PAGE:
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Russell Hall

PhD Student

Evolution of C4 Photosynthesis in Grasses

This NERC CASE PhD studentship is in the Department of Animal and Plant Sciences at the University of Sheffield, UK, with the Royal Botanic Gardens, Kew as CASE partner.  It is supervised by Colin Osborne and Rob Freckleton (University of Sheffield), David Simpson (Kew), and Pascal-Antoine Christin (University of Sheffield).

The project investigates how ecological and functional diversity has evolved in the “Alloteropsis-forest shade clade” of grasses, an ecologically diverse lineage of circa 150 extant species. These include the world’s most productive plant and its most important weeds, two to four evolutionary transitions between the C3 and C4 photosynthetic pathways, and the only species with C3 and C4 subspecies.  The C4 pathway is a turbo-charger for photosynthesis that has evolved many times. What sequence of morphological changes and habitat transitions led to C4 evolution in grasses?  And was the evolution of C4 photosynthesis associated with a shift in net diversification and the occupation of new niche space?  The project is highly relevant to the current global research effort to bioengineer the C4 photosynthetic pathway in rice, which aims to boost yield in this important crop. More generally, the PhD project also aims to advance our fundamental understanding of trait evolution in the grasses.

The objectives of the project are:

  1. To sequence DNA for all of the species in the clade, and use these data to construct the first complete species-level phylogeny for any grass lineage of this size;
  2. To acquire information on morphological and functional plant traits, ecological niche characteristics (e.g. climate, fire regime, habitat), and geographical range for each species, and map these onto the phylogeny;
  3. To reconstruct the evolutionary history of each of these characters, and to explore the relationships between morphological and functional trait evolution, the occupation of new ecological niche space, shifts in geographical range, and changes in the net diversification rate.

Career History

2010 – present Ph.D. in Plant Science, University of Sheffield
2008 – 2009 Student placement (Palm Section), Royal Botanic Gardens Kew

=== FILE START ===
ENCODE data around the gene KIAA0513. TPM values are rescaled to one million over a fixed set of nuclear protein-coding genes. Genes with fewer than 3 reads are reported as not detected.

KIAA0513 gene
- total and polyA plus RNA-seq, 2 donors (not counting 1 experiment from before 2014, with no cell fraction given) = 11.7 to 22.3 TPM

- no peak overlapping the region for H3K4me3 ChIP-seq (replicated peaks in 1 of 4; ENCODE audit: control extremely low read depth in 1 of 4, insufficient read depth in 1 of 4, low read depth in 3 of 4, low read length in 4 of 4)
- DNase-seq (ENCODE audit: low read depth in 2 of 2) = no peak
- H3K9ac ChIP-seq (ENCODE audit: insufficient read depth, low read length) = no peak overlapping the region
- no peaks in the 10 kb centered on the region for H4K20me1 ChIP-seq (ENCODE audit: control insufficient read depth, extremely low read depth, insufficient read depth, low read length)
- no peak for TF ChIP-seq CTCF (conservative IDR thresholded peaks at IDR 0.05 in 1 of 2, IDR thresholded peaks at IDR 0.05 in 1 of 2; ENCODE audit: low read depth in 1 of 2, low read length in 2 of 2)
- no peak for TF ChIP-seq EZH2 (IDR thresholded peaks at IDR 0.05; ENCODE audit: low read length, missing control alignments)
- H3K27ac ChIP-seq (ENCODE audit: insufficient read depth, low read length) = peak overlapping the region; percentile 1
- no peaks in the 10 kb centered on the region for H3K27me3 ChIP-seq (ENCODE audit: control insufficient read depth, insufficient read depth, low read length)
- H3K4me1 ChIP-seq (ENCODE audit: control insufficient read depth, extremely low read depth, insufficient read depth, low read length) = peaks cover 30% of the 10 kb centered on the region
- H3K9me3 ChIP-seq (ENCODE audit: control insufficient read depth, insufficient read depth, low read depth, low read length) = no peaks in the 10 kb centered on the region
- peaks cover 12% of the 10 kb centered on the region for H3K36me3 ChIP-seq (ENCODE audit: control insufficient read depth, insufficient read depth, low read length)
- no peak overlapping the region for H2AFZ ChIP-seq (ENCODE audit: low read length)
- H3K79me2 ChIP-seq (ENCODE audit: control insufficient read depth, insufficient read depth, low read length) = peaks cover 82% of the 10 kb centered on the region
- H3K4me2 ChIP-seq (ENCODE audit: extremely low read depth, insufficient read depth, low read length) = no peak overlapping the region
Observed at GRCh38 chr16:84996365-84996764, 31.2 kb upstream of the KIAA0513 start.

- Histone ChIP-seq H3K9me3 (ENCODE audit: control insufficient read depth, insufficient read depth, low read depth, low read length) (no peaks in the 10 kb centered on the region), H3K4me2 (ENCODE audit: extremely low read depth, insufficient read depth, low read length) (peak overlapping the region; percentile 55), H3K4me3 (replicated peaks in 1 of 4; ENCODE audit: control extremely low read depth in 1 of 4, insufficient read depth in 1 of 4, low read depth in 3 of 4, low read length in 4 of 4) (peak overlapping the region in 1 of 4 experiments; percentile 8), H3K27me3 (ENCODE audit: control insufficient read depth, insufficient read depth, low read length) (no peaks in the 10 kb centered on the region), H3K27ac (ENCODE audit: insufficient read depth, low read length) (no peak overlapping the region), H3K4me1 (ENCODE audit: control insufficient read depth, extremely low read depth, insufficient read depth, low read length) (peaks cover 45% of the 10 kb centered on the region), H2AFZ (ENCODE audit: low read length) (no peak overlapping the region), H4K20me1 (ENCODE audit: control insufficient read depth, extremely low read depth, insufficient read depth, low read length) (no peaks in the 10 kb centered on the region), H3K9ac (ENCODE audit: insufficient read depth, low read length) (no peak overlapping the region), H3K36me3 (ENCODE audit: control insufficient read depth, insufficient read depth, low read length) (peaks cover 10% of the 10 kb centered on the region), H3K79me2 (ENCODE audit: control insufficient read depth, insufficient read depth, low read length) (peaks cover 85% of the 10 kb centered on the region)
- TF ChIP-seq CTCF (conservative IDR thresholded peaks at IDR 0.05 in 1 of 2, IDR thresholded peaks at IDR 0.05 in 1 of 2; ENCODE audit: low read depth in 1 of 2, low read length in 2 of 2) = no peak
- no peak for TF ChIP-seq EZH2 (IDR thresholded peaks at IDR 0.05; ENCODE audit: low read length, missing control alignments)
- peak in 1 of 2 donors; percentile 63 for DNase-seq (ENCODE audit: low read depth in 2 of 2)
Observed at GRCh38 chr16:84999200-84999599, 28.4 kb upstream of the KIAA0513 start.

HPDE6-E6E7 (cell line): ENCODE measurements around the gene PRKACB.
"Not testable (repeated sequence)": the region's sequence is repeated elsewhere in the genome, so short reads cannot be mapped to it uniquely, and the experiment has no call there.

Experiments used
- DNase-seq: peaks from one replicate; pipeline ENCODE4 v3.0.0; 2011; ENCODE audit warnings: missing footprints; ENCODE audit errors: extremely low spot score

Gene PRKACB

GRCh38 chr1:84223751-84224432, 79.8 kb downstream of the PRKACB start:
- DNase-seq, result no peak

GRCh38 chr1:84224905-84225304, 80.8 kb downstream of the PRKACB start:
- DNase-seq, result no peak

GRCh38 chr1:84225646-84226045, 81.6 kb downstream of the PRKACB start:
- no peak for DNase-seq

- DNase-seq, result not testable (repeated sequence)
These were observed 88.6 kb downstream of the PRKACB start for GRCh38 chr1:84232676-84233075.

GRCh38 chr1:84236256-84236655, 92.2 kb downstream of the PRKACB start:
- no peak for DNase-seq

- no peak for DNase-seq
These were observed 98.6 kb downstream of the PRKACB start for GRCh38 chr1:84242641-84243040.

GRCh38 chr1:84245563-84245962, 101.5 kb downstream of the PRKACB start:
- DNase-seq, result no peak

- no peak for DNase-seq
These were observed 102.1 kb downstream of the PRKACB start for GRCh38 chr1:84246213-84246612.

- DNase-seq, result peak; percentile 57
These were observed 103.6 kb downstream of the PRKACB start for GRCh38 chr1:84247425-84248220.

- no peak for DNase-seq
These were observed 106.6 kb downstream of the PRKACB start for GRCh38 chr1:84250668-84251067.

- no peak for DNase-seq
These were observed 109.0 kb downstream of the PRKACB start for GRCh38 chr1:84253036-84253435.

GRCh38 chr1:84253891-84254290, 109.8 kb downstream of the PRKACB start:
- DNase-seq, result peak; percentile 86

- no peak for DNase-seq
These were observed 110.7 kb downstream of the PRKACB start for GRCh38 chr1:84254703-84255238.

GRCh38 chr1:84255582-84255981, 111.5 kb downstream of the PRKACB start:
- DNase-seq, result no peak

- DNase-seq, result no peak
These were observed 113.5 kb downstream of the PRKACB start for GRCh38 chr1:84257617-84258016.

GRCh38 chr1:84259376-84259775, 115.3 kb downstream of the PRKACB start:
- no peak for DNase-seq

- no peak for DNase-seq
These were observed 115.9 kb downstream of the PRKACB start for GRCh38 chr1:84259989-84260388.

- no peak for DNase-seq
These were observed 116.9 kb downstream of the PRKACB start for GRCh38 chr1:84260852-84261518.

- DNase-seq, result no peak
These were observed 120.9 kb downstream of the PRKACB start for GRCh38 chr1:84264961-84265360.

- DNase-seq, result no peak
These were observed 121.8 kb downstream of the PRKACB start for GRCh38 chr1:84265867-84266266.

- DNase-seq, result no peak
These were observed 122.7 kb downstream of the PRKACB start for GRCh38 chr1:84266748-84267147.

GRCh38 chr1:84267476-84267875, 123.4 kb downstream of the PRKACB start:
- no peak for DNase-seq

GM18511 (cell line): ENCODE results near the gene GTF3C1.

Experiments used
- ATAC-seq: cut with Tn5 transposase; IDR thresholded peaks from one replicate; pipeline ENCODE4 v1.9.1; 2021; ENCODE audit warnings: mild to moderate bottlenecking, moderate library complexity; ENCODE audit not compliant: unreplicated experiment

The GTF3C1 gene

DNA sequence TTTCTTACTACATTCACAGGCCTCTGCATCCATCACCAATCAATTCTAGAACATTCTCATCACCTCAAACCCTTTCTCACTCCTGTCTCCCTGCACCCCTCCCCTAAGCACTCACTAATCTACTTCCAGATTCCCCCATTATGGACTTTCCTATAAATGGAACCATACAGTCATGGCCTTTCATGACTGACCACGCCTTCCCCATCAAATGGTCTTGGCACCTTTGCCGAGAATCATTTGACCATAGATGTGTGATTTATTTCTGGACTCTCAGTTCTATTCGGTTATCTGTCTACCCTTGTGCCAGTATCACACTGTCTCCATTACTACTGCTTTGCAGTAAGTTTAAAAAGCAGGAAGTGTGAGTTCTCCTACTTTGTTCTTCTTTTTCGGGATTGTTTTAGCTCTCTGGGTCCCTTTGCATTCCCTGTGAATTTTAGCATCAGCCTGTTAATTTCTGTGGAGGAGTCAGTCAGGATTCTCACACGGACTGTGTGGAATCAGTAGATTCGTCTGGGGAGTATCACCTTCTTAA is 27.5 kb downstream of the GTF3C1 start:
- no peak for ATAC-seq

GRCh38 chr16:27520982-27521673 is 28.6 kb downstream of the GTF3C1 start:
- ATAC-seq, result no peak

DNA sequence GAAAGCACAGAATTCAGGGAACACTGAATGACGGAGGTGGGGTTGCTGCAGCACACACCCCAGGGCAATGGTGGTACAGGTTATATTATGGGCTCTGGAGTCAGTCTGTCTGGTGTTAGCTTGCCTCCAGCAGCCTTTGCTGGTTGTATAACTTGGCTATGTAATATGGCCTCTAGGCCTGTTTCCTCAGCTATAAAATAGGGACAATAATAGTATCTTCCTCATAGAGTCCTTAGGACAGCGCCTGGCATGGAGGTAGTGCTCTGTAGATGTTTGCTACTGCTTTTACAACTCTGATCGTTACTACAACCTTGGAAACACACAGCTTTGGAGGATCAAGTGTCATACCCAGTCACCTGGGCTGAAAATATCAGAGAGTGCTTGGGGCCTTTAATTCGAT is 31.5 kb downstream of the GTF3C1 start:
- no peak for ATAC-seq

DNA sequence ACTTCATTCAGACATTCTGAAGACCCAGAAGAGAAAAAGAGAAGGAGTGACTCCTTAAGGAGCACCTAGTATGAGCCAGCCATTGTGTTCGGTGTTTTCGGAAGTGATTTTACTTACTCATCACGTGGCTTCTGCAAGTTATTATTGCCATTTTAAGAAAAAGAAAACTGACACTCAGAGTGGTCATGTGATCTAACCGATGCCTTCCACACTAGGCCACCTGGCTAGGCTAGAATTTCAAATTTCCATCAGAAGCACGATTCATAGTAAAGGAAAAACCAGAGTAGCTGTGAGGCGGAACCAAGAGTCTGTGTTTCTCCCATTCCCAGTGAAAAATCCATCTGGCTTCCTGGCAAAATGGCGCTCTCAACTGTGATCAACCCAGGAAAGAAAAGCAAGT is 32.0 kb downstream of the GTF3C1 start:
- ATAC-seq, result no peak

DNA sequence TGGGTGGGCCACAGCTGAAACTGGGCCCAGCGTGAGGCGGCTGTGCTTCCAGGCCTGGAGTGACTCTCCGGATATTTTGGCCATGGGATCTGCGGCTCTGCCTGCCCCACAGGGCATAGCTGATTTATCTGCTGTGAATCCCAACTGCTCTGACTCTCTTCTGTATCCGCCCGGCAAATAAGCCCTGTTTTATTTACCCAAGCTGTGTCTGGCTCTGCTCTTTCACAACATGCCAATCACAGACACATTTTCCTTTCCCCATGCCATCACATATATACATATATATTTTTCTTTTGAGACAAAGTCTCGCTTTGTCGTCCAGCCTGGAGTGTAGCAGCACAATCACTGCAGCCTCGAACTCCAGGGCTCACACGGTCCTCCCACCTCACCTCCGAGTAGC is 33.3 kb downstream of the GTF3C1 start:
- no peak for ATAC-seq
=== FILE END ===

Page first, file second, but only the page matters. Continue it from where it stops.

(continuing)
2006 – 2010 B.Sc. (Hons) in Botany, University of Reading
2005 – 2006 HNC in Horticulture with Plantsmanship, Royal Botanic Garden Edinburgh


Professor Colin P. Osborne (1st Supervisor), Department of Animal & Plant Sciences, University of Sheffield.

Professor Rob P. Freckleton (2nd Supervisor), Director of Research & Innovation for Science, Department of Animal & Plant Sciences, University of Sheffield.

Dr Dave Simpson (CASE Partner Supervisor), Royal Botanic Gardens, Kew.

Dr Pascal-Antoine Christin (Co-advisor), Department of Animal & Plant Sciences, University of Sheffield.

Professor Richard C. Leegood (Project Supporter), Department of Animal & Plant Sciences, University of Sheffield.


Dr Maria S. Vorontsova, Royal Botanic Gardens, KewGrasses of Madagascar.

Dr Guillaume BesnardCNRS-UPS, Toulouse.



In order to obtain plant material for DNA extraction to construct a species-level phylogeny I planned and lead a collecting expedition to Madagascar in the Autumn of 2011. This was in collaboration with the Royal Botanic Gardens Kew with support from Kew’s Madagascar Conservation Centre (KMCC) team in Antananarivo. In addition to myself the expedition team consisted of Dr Maria Vorontsova of Kew and Dr Guillaume Besnard of the National Centre for Scientific Research (CNRS) in Toulouse.

Collections were made in the National Parks of Mantadia, Marojejy, Andringitra and Andohahela, the Protected Area of Daraina and along the route between the parks covering a distance of 3782 miles (6088 km) by road and (mainly) dirt tracks. The expedition yielded collections of 141 different species over a period of five weeks.

The photograph on the right taken by Dr Vorontsova (Kew) shows the expedition collecting in the montane rainforest of Marojejy National Park. Left-right: Dr Guillaume Besnard (CRNS Toulouse), Dr Franck Rakotonasolo (KMCC & Parc Botanique et Zoologique de Tsimbazaza), Russell Hall (University of Sheffield) and Dr Mijoro Rakotoarinivo (Kew Madagascar Conservation Centre).

Click here for an account of the expedition.


Belize CPO

I was lucky enough to win a place on the Royal Botanic Garden Edinburgh (RBGE) Fieldwork Skills in the Tropics course, which took place during January 2015 in Belize earning me the RBGE Certificate in Field Botany and was funded by NERC. This course covered the identification of over 75 families of vascular plants from mainly vegetative characters, together with surveying techniques and GIS interpretation skills.

During the course we were resident at the Las Cuevas Research Station in the Chiquibul National Park, Belize Botanic Gardens, and the Hill Bank Field Station in the Rio Bravo Conservation and Management Area.

The above photograph taken by Chris Jeffree (RBGE) during field surveying in the evergreen, lowland rainforest of Chiquibul National Park demonstrates a forest environment dominated by a palm understory. Left-right: Dr Tiina Särkinen (RBGE), Nicholas Girkin (University of Nottingham), Lok Yin Edgar Wong (RBGE), Victoria Castro Cabrera (RBGE).


Marjorie R. Lundgren, Guillaume Besnard, Bradley S. Ripley, Caroline E.R. Lehmann, David S. Chatelet, Ralf G. Kynast, Mary Namaganda, Maria S. Vorontsova, Russell C. Hall, John Elia, Colin P. Osborne & Pascal-Antoine Christin. Photosynthetic innovation broadens the niche within a single species. Ecology Letters, August 2015 DOI: 10.1111/ele.12484




NERC CASE PhD Studentship with the Royal Botanic Gardens, Kew, as the CASE Partner.